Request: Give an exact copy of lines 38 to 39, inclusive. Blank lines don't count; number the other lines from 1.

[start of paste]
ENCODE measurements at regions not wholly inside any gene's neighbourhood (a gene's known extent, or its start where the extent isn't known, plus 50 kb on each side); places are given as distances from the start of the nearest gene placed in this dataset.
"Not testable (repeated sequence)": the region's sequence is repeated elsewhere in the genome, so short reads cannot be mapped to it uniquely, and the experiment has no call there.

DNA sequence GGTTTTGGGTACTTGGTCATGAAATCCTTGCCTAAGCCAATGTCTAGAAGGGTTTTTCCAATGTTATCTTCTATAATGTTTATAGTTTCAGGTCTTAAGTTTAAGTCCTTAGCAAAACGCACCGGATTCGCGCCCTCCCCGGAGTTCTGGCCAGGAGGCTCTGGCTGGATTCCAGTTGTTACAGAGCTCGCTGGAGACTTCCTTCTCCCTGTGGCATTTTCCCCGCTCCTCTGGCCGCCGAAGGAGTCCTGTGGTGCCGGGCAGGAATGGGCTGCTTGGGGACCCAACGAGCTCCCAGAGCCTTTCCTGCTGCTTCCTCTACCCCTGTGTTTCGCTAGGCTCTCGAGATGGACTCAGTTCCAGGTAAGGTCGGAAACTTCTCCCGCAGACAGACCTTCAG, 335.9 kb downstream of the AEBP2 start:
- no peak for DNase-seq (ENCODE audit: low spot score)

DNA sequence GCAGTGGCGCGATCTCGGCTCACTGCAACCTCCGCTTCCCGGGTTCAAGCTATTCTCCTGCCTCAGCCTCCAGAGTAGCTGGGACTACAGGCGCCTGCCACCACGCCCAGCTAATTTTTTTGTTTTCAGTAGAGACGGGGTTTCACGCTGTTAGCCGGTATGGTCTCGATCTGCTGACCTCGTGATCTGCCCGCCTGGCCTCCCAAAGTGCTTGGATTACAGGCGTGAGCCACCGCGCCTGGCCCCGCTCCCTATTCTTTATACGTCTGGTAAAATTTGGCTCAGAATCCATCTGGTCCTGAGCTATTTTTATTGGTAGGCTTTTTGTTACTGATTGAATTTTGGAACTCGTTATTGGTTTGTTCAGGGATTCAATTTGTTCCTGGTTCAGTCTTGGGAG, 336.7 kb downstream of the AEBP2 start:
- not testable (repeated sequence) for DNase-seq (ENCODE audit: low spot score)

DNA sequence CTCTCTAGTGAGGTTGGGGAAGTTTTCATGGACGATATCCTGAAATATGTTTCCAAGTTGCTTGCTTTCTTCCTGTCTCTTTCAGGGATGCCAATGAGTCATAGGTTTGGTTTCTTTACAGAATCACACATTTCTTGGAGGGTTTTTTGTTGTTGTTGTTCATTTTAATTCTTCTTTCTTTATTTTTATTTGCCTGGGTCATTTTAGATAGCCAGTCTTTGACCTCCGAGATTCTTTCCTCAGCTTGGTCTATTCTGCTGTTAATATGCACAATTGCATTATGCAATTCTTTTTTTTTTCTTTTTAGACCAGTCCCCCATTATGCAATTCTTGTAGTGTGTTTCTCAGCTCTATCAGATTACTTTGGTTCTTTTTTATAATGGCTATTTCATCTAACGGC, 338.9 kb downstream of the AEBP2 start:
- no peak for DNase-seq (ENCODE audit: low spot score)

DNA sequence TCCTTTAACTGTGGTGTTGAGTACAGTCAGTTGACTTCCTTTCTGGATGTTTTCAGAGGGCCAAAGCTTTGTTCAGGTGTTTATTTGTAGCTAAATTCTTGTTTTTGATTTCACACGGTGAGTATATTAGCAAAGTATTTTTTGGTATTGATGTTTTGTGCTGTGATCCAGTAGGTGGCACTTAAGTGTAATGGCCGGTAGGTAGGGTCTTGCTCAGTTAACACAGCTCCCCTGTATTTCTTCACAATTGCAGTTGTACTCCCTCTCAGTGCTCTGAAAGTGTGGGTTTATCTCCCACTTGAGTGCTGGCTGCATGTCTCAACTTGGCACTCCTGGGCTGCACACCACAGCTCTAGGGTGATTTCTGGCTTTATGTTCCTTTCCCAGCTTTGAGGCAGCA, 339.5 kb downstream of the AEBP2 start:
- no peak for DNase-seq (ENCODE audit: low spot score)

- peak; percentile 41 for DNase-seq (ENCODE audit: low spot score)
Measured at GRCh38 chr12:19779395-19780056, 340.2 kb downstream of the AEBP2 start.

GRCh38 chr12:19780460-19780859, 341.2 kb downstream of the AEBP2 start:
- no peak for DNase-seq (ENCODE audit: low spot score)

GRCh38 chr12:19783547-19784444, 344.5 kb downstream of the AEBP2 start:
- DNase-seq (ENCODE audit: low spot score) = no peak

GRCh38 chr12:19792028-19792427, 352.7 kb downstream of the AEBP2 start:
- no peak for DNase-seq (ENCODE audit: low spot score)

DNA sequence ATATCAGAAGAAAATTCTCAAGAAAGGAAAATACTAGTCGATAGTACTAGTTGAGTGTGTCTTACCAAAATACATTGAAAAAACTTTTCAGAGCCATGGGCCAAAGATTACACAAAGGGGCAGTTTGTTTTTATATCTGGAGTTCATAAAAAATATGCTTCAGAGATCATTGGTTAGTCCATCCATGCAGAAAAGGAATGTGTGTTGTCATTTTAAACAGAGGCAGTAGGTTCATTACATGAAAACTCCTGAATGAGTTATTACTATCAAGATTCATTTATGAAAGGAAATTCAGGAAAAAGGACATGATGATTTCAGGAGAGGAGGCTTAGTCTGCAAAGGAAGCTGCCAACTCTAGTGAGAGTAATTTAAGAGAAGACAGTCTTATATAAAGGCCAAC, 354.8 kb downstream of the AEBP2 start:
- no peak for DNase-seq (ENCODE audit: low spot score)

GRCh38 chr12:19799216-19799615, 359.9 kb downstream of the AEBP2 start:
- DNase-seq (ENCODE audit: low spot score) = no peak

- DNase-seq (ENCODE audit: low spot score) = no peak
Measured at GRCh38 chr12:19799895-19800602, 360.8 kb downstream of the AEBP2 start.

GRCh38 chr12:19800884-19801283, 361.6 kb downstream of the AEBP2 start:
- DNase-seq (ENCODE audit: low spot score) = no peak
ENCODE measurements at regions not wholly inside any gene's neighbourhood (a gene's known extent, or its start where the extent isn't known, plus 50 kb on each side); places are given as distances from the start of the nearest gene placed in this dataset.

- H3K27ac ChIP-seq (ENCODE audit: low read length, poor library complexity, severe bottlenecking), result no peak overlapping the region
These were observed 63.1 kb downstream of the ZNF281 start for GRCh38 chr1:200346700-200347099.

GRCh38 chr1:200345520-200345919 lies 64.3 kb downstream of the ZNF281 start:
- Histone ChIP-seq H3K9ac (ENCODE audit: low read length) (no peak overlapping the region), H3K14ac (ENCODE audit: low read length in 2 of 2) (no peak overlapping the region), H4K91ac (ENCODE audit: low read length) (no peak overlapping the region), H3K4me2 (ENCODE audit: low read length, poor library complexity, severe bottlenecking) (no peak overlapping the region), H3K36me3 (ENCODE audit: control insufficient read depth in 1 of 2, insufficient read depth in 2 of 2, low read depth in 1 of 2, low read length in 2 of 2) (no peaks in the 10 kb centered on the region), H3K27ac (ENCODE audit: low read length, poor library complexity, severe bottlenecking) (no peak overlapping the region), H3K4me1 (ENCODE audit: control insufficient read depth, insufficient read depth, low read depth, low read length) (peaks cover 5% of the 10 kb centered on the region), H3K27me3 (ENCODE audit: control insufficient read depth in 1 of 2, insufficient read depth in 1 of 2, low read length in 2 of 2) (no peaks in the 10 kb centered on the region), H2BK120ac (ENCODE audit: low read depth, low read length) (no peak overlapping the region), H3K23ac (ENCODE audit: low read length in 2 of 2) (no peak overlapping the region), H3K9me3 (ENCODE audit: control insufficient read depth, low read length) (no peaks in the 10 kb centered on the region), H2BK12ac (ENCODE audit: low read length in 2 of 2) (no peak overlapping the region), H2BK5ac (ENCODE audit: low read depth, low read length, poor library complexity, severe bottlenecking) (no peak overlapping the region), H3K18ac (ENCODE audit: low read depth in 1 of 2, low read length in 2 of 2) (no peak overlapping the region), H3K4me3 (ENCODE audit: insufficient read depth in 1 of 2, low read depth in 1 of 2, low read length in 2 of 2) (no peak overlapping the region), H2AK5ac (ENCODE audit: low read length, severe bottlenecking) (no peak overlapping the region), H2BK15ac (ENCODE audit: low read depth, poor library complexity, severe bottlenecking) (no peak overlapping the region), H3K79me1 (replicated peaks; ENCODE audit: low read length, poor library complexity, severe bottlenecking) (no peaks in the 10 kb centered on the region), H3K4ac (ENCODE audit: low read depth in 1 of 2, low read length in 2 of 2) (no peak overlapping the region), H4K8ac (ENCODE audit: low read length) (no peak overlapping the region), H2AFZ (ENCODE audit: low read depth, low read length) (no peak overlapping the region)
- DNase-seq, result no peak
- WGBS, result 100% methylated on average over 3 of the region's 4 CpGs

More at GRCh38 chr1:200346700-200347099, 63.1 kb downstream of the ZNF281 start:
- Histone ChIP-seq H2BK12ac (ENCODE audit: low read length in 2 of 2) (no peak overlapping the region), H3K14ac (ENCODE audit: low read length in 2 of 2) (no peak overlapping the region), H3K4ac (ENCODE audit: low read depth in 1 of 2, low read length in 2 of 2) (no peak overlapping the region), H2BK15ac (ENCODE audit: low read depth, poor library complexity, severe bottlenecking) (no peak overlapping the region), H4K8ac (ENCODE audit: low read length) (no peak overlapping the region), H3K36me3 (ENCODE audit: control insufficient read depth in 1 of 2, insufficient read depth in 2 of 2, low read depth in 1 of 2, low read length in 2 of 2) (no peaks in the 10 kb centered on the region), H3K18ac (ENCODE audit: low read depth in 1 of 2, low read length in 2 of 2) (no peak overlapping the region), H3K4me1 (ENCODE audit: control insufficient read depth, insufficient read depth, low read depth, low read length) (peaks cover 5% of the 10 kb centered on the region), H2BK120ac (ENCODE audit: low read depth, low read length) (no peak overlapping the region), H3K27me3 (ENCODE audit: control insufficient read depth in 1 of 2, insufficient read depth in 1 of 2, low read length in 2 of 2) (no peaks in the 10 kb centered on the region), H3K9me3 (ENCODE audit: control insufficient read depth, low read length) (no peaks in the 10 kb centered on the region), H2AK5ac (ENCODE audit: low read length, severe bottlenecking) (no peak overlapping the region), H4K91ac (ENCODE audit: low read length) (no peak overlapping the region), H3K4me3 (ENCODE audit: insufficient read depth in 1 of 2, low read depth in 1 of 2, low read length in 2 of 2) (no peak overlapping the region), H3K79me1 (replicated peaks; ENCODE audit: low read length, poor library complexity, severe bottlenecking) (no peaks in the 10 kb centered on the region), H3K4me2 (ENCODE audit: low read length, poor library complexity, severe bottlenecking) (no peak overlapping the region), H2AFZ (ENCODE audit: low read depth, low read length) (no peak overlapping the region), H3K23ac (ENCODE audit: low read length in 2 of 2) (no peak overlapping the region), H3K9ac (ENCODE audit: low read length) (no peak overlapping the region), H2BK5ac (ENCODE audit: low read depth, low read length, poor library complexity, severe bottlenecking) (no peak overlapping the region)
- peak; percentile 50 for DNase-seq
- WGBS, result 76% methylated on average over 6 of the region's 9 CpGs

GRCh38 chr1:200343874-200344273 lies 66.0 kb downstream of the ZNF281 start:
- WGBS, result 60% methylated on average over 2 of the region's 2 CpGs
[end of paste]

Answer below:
GRCh38 chr1:200343874-200344273 lies 66.0 kb downstream of the ZNF281 start:
- WGBS, result 60% methylated on average over 2 of the region's 2 CpGs